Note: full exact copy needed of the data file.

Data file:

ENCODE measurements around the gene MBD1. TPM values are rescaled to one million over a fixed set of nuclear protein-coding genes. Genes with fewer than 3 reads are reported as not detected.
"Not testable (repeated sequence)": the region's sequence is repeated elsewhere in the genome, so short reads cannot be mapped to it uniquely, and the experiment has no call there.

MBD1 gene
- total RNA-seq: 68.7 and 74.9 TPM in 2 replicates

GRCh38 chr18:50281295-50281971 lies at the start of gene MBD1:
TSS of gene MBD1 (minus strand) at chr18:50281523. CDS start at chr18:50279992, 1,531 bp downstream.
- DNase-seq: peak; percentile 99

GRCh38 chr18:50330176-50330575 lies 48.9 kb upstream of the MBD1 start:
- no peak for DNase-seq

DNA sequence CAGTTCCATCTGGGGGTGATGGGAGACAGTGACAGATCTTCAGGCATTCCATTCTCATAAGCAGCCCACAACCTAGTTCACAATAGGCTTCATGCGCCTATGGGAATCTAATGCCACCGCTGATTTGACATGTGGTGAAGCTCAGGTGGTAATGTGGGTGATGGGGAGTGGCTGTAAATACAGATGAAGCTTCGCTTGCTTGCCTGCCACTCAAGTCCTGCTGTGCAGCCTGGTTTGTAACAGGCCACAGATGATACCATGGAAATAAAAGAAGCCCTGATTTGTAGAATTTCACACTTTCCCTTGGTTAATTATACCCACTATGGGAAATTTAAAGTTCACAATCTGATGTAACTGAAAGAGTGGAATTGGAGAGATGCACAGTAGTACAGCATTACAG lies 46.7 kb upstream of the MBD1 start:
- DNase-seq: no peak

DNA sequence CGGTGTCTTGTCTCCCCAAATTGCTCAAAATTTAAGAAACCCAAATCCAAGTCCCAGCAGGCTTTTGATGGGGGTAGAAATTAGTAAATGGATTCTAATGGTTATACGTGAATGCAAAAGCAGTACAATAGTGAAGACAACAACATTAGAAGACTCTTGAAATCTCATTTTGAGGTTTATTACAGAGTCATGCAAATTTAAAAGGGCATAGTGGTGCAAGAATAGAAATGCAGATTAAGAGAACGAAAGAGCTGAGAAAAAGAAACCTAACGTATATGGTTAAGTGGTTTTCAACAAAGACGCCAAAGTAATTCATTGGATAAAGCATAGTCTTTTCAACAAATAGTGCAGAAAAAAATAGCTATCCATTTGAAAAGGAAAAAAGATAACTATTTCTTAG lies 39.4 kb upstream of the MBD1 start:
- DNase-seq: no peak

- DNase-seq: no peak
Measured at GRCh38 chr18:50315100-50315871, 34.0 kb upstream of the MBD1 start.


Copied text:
ENCODE measurements around the gene MBD1. TPM values are rescaled to one million over a fixed set of nuclear protein-coding genes. Genes with fewer than 3 reads are reported as not detected.
"Not testable (repeated sequence)": the region's sequence is repeated elsewhere in the genome, so short reads cannot be mapped to it uniquely, and the experiment has no call there.

MBD1 gene
- total RNA-seq: 68.7 and 74.9 TPM in 2 replicates

GRCh38 chr18:50281295-50281971 lies at the start of gene MBD1:
TSS of gene MBD1 (minus strand) at chr18:50281523. CDS start at chr18:50279992, 1,531 bp downstream.
- DNase-seq: peak; percentile 99

GRCh38 chr18:50330176-50330575 lies 48.9 kb upstream of the MBD1 start:
- no peak for DNase-seq

DNA sequence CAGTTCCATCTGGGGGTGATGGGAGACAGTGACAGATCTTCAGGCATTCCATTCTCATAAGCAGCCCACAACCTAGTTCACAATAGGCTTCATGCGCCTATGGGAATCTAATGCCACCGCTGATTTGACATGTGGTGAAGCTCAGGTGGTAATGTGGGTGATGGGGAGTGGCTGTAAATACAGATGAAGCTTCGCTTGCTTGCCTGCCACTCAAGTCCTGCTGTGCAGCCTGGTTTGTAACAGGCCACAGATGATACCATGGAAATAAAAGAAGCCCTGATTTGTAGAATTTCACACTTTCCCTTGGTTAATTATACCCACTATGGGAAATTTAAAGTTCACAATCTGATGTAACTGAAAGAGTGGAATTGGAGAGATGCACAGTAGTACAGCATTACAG lies 46.7 kb upstream of the MBD1 start:
- DNase-seq: no peak

DNA sequence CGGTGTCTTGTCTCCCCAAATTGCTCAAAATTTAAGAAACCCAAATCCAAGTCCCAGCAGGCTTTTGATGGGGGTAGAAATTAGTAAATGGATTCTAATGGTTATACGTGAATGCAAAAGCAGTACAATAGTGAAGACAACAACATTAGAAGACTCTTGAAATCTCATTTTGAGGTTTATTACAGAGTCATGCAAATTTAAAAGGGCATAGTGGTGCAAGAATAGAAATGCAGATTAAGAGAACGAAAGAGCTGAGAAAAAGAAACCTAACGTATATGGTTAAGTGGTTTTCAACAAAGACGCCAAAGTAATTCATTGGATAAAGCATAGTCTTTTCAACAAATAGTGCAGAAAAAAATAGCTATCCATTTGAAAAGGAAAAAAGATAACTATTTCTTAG lies 39.4 kb upstream of the MBD1 start:
- DNase-seq: no peak

- DNase-seq: no peak
Measured at GRCh38 chr18:50315100-50315871, 34.0 kb upstream of the MBD1 start.